Last week, I received an email from Bob’s teacher, filling me in on his first week back at school following winter break. It was about what I expected–he’s been pretty hateful and nasty to his peers, unwilling to follow directions, and sneaking around in order to get his way without getting in trouble. In short, not much different than how he’s been acting at home for the past couple of weeks. Once again, I ask myself the question–is it time for talk therapy?
Talk Therapy Wasn’t Very Effective For My Bipolar Child
Let me begin by saying this–I am not a huge fan of talk therapy*. I tend to think of it much the way I think of hypnosis–effective (and very much so) for some people; completely useless for others. For me, personally, talk therapy was effective only to a very small degree. I became well-versed in my condition and could tell you exactly why I did things I did and felt the way I felt–but I could no more control it than before I set foot in my first therapist’s office.
For Bob, it seems to have been about the same. Only three when he started seeing his first therapist, the sessions seemed more for the parents than for the child. Which made sense–it was more important for us to learn how to deal with Bob than to try to get him to open up about his thoughts and feelings when he was barely out of diapers. As he got older, his high intellect thwarted most talk therapy efforts–he became highly skilled at figuring out the “right” answers to his therapists’ questions, and therefore seemed to be progressing; yet his behavior at school and home were unchanged.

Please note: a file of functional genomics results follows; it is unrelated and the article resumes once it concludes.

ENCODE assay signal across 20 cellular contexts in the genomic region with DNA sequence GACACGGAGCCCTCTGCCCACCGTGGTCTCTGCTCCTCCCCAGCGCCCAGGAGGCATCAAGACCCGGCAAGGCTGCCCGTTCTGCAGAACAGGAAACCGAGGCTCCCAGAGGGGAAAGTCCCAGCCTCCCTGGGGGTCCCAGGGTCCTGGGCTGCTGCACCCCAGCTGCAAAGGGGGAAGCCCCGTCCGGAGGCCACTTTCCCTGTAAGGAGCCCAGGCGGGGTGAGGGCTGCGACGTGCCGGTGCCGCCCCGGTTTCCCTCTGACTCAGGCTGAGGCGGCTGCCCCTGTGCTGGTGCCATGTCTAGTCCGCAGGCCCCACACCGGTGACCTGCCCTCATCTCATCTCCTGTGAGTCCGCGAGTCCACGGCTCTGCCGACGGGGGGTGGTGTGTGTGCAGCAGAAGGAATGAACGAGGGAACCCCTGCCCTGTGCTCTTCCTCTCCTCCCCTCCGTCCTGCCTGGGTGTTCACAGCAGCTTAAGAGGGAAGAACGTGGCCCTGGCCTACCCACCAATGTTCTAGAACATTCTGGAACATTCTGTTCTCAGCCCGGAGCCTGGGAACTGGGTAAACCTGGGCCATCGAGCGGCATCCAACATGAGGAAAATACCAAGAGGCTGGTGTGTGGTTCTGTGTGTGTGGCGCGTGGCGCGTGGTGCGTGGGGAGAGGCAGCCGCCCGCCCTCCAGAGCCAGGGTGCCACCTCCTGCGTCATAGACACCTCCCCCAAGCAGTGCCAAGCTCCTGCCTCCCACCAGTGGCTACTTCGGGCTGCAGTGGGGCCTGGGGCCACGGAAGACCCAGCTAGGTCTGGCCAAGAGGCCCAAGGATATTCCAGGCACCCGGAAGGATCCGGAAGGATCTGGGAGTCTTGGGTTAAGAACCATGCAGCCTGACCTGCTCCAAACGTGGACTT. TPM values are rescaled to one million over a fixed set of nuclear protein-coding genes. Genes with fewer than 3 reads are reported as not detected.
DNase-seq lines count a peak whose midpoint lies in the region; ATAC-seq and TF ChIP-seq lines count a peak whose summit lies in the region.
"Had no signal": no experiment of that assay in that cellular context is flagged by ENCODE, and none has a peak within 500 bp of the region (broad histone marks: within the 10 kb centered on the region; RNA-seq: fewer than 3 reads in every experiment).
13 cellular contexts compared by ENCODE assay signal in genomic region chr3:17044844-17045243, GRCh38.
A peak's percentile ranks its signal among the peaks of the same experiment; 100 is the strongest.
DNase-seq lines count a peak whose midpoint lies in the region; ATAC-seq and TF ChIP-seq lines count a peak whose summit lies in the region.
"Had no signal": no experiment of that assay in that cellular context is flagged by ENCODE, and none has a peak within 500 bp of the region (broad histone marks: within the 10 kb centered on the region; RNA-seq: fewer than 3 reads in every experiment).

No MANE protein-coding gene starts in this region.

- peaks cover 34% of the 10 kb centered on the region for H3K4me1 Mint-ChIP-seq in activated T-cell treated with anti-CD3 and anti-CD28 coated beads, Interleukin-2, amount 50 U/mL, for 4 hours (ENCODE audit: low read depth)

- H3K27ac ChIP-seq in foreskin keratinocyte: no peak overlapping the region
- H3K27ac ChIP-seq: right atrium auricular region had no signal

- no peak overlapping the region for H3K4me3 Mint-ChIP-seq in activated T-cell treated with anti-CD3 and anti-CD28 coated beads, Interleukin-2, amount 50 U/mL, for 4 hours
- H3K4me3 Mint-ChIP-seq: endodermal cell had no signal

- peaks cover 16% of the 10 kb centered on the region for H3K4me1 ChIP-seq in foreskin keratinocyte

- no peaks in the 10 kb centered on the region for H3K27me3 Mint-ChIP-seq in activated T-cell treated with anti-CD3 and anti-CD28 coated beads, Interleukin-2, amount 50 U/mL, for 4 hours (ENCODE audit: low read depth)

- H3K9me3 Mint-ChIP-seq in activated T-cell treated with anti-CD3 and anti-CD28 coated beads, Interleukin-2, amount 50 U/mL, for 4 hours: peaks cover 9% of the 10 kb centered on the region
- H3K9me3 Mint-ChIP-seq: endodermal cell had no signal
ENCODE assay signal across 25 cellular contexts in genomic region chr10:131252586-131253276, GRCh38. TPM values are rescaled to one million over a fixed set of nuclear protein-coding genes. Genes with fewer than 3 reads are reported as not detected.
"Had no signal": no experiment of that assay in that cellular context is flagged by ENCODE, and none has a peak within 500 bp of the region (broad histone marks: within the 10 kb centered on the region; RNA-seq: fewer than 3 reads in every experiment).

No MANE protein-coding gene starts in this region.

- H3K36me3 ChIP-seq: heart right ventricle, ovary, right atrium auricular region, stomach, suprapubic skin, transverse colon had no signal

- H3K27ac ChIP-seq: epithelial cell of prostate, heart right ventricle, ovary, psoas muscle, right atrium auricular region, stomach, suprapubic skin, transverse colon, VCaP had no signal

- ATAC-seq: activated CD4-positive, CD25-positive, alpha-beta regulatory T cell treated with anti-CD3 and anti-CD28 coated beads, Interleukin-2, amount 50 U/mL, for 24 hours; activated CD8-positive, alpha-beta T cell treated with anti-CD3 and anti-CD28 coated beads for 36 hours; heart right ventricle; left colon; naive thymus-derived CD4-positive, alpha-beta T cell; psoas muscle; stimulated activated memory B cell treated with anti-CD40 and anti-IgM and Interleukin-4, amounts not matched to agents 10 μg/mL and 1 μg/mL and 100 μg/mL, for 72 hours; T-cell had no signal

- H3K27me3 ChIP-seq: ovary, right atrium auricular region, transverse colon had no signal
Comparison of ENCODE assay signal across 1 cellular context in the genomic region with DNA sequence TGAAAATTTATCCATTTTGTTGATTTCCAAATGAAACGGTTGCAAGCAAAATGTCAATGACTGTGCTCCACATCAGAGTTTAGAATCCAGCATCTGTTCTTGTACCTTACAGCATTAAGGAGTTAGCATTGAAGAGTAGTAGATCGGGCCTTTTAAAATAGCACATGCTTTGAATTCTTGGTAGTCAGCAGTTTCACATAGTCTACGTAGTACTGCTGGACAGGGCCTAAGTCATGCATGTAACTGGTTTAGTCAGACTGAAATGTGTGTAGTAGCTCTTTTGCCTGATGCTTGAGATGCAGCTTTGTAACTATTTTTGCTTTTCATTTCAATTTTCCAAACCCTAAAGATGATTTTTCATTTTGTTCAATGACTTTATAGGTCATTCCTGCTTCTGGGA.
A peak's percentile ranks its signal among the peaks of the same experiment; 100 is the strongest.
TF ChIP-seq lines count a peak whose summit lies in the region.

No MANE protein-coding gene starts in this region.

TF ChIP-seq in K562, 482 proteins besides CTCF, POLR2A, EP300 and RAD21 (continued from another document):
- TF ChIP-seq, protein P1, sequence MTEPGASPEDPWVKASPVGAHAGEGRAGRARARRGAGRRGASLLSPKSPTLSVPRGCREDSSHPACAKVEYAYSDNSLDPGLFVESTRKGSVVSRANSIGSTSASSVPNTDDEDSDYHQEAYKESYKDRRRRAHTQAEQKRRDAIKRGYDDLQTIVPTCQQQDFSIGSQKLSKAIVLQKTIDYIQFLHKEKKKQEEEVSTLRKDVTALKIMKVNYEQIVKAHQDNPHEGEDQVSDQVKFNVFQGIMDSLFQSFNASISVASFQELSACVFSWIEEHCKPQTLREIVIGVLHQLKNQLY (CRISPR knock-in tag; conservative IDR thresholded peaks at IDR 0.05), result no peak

Older Now, Will Talk Therapy Help My Child Better Understand Bipolar Disorder?
Eventually, I concluded talk therapy for Bob was futile (and a waste of money) if his bipolar disorder wasn’t stabilized. A manic child has no use for therapy because, in his view, there’s nothing wrong with him. I told his therapist we were going to put therapy on hold until Bob had medical stability and a maturity level where it might be of some actual benefit. His therapist agreed.
Given the events of the past couple of months, the fact Bob seems to be more comprehending of his condition and his treatment, and the fact it’s the time of year when mania starts to creep in again, I’ve scheduled an appointment for Bob to see his therapist later this week. I don’t know if it will do much good, if any. I hope it will at least help Bob understand things a little better and get some answers he may be looking for.
* Talk therapy – non-drug treatment such as Cognitive Behavioral Therapy (CBT), behavioral therapy, interpersonal therapy, social rhythm therapy, etc.